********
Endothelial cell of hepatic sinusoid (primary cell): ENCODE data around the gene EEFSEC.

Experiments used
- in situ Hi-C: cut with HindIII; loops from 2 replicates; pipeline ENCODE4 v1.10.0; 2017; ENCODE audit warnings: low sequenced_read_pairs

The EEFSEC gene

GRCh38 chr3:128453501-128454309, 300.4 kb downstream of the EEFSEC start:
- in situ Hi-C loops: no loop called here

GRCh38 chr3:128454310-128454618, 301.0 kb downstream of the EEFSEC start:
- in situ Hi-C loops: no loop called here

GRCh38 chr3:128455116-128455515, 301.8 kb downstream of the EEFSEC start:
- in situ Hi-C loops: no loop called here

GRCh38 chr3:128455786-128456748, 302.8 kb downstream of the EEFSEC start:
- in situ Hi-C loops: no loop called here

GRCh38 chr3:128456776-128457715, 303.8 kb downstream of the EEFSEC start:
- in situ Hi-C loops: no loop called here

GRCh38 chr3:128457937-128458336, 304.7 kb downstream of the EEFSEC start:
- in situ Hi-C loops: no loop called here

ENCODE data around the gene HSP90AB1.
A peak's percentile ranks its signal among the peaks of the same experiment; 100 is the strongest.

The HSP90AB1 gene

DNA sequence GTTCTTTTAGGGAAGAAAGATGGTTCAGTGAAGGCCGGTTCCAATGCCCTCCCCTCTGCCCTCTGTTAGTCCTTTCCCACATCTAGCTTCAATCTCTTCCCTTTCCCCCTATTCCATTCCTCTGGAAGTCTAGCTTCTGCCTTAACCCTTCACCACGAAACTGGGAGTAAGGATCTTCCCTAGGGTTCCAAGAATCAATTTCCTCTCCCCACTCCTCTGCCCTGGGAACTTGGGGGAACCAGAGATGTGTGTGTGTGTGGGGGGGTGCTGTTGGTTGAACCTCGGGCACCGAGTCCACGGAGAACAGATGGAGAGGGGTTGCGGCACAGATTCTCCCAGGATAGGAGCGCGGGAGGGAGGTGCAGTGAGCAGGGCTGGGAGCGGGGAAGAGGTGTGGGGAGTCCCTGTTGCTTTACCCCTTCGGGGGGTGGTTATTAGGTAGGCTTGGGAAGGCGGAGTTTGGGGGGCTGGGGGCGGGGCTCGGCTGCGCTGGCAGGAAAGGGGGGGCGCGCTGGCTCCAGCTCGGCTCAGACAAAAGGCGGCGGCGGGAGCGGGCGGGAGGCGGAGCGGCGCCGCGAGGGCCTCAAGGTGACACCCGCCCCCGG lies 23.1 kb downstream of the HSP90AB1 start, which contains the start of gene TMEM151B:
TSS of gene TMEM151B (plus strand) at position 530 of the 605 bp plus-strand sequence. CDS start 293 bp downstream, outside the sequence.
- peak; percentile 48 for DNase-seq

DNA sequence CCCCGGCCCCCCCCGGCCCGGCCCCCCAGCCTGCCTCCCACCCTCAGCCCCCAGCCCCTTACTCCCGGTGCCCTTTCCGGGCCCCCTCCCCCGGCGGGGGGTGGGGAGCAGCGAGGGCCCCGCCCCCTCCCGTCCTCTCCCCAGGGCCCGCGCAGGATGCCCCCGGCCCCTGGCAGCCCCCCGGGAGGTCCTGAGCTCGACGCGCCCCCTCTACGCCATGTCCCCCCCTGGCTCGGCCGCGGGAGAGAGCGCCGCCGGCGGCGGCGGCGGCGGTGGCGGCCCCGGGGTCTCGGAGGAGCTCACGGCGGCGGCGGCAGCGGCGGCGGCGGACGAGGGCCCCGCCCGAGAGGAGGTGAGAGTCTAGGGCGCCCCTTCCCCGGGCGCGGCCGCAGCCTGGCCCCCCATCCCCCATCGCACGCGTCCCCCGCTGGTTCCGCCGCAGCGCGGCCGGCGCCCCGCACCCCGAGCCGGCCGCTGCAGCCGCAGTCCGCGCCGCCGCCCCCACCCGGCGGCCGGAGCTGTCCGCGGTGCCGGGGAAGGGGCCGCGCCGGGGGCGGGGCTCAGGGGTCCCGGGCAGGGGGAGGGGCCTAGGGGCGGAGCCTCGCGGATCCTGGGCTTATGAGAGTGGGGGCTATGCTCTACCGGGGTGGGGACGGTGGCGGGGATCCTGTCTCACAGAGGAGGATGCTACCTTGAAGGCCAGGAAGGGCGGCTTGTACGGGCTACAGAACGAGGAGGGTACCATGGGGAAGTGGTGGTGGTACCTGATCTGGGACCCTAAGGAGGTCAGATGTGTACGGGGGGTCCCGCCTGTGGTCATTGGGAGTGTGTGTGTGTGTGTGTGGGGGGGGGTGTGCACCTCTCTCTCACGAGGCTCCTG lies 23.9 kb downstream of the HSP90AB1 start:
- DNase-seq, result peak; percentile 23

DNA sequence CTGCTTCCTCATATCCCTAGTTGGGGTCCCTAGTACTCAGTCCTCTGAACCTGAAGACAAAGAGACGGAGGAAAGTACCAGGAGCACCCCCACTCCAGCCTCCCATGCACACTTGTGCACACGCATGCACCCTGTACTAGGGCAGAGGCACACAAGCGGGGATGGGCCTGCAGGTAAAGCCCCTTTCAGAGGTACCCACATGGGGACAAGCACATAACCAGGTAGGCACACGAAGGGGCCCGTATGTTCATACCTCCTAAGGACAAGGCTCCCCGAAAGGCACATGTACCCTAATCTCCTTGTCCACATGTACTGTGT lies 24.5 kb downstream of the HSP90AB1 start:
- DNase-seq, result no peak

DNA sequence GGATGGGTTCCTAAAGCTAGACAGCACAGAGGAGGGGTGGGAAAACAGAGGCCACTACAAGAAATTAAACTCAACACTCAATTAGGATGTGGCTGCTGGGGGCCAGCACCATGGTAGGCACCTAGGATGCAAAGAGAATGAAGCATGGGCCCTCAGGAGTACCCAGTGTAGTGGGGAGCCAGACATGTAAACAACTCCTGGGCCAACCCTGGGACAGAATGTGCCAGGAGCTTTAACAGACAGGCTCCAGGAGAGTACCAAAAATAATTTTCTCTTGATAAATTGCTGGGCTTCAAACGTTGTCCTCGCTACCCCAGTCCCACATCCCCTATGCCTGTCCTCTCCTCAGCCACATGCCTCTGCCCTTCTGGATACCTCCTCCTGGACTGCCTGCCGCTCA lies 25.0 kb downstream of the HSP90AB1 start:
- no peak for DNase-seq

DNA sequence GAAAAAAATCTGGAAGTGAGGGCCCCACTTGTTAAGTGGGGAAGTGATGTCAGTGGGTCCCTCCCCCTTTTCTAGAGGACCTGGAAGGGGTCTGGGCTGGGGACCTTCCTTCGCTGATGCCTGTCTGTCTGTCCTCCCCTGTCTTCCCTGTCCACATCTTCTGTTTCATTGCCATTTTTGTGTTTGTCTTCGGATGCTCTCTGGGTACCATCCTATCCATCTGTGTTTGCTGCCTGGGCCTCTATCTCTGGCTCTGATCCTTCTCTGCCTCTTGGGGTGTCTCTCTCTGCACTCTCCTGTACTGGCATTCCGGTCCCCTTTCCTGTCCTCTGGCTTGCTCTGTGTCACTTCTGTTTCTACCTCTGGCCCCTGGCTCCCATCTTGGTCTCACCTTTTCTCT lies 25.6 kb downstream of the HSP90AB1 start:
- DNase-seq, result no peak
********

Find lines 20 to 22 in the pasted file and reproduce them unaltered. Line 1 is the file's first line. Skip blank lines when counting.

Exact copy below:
DNA sequence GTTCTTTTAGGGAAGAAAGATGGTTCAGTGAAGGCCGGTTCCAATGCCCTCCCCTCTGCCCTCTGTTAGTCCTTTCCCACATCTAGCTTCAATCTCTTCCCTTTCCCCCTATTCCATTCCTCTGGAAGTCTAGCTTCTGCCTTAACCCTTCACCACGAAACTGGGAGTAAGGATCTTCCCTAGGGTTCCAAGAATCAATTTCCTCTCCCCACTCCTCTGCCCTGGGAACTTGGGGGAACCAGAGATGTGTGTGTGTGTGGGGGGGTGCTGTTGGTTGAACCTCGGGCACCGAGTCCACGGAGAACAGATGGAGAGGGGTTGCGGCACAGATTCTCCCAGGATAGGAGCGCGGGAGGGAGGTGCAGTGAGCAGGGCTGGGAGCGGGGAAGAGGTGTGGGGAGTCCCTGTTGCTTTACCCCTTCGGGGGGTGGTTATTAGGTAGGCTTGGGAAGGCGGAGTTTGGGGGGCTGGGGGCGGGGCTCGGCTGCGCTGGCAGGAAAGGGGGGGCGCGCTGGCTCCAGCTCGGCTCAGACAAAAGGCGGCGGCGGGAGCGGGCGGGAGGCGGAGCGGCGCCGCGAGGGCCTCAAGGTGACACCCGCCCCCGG lies 23.1 kb downstream of the HSP90AB1 start, which contains the start of gene TMEM151B:
TSS of gene TMEM151B (plus strand) at position 530 of the 605 bp plus-strand sequence. CDS start 293 bp downstream, outside the sequence.
- peak; percentile 48 for DNase-seq